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I think we are saving the world!!! - Page 3

post #41 of 121
Quote:
Originally Posted by utopia760 View Post
i know by being a sahm i am in control
That sense of control is illusion, really.
post #42 of 121
Quote:
Originally Posted by utopia760 View Post
no matter how much i might complain about all the duties i must do i love what i do and WOULD NEVER change it. I couldent imagin anyone else taking care of my child, if someone else was with my child while i worked their views on things would be instilled into my child and they may not be a realistic view or one that i even want my child to know about. i know by being a sahm i am in control and showing the best i can to my child and to me it is worth every frustration, every poopie diaper, every tantrum, and every single hug!!!
you never know what path life will lead you on. sometimes things happen that you will not be able to control. :
post #43 of 121
Quote:
we show them, the deepest love our true feelings of kindness and simetimes frustration maybe even anger but our kids know that they are loved so much. we teach them what is right and wroung, we teach them life not just how to live in the world but how to live withing themselves, how to believe they are worth something. and we show them they are important.
Plenty of employed parents do all of these things.
post #44 of 121
Quote:
Originally Posted by utopia760 View Post
i too am very mush a sahm and feel i am doing what is best for my children (most of the time). what we do as sahm's is something noone else could do with our kids. we show them, the deepest love our true feelings of kindness and simetimes frustration maybe even anger but our kids know that they are loved so much. we teach them what is right and wroung, we teach them life not just how to live in the world but how to live withing themselves, how to believe they are worth something. and we show them they are important. sahm's are something many people shreak at however i think it is the most powerful and rewarding job anyone can have, and do. no matter how much i might complain about all the duties i must do i love what i do and WOULD NEVER change it. I couldent imagin anyone else taking care of my child, if someone else was with my child while i worked their views on things would be instilled into my child and they may not be a realistic view or one that i even want my child to know about. i know by being a sahm i am in control and showing the best i can to my child and to me it is worth every frustration, every poopie diaper, every tantrum, and every single hug!!!
I agree with what pp's have said; your concept of control is an illusion. Anyone who thinks they are in control just haven't had their particular illusion broken yet.

And I just don't understand the assmptions made here that WOHM's can't show their kids all of these things that you're talking about.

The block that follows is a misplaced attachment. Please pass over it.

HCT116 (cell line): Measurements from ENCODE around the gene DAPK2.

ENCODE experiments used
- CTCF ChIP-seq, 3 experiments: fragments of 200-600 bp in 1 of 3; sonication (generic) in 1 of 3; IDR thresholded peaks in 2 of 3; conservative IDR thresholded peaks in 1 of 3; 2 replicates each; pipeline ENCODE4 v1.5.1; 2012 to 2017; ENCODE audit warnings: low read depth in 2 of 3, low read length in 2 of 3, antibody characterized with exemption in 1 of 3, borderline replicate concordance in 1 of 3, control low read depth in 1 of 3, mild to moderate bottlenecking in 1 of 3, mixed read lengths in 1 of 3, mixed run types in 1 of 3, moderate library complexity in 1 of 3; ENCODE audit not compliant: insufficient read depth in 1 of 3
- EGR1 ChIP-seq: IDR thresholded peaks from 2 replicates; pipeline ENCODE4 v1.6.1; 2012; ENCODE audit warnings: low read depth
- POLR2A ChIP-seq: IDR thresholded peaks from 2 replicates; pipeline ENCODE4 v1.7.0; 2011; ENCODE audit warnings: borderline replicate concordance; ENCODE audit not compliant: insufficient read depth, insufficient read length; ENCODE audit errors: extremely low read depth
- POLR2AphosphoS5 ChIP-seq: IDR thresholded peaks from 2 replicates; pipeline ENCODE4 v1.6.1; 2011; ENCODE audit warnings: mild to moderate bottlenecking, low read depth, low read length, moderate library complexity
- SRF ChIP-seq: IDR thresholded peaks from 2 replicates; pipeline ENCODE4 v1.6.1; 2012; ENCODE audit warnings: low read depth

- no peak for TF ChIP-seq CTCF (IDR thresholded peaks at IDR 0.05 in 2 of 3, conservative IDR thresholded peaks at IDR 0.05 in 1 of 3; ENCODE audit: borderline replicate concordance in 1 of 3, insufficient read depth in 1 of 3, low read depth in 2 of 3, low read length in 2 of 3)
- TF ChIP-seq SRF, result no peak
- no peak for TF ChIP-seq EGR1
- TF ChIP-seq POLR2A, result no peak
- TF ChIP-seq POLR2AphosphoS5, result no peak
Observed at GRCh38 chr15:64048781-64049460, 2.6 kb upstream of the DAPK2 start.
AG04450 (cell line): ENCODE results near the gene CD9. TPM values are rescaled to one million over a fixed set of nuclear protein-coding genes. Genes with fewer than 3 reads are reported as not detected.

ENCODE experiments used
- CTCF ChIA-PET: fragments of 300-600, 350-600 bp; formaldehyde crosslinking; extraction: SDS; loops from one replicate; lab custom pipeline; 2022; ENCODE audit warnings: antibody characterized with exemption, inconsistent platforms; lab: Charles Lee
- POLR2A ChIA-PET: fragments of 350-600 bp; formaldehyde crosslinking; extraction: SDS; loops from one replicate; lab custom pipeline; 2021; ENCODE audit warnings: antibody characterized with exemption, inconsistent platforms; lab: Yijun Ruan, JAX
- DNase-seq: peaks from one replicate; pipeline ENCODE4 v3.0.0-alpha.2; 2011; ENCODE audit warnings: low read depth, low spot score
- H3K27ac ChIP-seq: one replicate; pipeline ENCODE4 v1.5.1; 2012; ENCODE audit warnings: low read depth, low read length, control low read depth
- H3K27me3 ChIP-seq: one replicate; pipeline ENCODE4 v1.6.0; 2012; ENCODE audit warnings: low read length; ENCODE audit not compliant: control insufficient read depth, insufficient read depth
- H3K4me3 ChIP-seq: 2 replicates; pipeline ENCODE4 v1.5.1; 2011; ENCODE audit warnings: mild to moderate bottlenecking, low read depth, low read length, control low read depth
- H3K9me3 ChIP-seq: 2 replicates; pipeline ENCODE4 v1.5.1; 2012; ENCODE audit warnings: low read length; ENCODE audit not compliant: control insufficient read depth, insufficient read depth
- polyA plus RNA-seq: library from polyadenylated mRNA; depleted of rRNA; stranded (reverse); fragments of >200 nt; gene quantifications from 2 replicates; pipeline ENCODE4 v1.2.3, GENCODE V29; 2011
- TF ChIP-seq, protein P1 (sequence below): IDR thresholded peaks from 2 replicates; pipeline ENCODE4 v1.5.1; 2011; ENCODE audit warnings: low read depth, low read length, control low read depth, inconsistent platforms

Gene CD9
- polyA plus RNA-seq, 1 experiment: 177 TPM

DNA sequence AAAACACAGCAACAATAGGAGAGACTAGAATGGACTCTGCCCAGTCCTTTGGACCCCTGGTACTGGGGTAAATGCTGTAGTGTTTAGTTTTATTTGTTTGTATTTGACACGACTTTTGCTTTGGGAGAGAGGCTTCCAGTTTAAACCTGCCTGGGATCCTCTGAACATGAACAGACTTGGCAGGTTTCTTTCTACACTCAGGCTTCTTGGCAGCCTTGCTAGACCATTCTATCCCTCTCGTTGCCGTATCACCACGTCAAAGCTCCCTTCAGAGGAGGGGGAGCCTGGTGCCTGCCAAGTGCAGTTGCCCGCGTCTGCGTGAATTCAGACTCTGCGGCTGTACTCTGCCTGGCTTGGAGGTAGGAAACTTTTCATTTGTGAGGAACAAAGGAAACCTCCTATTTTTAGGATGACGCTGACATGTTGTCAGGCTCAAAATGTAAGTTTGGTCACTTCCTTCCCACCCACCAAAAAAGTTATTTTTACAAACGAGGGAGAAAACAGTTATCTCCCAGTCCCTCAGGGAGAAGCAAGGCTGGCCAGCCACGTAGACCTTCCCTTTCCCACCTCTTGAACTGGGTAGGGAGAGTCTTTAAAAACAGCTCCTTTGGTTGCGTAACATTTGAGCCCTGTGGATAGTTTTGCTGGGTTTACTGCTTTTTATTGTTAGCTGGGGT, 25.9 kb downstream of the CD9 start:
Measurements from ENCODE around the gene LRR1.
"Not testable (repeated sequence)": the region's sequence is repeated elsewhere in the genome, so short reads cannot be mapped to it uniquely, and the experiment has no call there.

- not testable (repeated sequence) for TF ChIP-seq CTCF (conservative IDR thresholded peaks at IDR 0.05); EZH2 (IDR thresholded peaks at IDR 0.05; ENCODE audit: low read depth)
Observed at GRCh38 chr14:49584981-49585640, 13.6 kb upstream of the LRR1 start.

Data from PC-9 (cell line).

post #45 of 121
WOHF's, too.
post #46 of 121
i was never saying a mother who works does not get all the satisfactions a sahm gets im just saying how i feel about me staying at home and what i get from it and as for the control part i think you all took it wrong i meant i can decide for my child what i think is best
post #47 of 121
Please forgive me for indulging in a bit of stereotyping.

But as most of my close friends in HS were Korean, of the same status as Cho's family (parents and children were immigrants, but immigrated when the children were young, elementary school age), I think most Koreans from Korea are highly family-oriented (perhaps even too much so, by typical American standards). You'd be VERY hard pressed to name a culture that encourages more giving and unadulterated love and respect to young children, in their most formative years (0-3). Not only that, in general, most of the Korean-born moms I know were SAHMs. Mostly by choice, but also because they didn't have green cards. If they worked it was moonlighting while the kids were asleep or in school.

I would be extremely surprised if Cho was not breastfed. My only exposure to breastfeeding was knowing that my some friends' moms were nursing their younger sibs. (Extended nursing, BTW) Not only that, but the vast majority of them had very involved grandparents, and tight knit families.

So let's not assume that Cho's parents were horrific people. I see this being sniped at in the news and it makes me feel revolted.

I'm willing to bet that Cho's mom was a SAHM in his early childhood. Do you know know how culturally unacceptable it was in that time period (and even to some extent today) to be a working mother of young or even school age children in Korea? So before we go around congratulating ourselves at how different we are, keep in mind that people could just as easily say the opposite.

You can not love someone out of schitzophrenia or true psychotic mental illness. If that were true, there'd be very few people with those impairments in the world. There were a lot of things that failed Cho. Maybe we can count his family among them, but personally I kind of doubt it. It's so easy to put all the blame on the mama though, isn't it.
post #48 of 121
you have a really good point. i never look badly at mothers who work thought. i actully applaud them in a way. i personally would much rather stay at home because i love it
post #49 of 121
I would love to stay at home too - Truly, I'd really enjoy it. But, it's just not feasible for us, for a variety of reasons.

You never know what is happening in someone else's home, in someone else's heart. Parenting is all about adapting to your child's needs and balancing those needs with the needs of the family, right? We're all struggling to get that balance (whether we SAH, WOH, WAH, go to school, FF, BF, co-sleep, CIO, "mainstream" or AP, etc.), and until you've walked a mile in another family' shoes, you should try not to judge.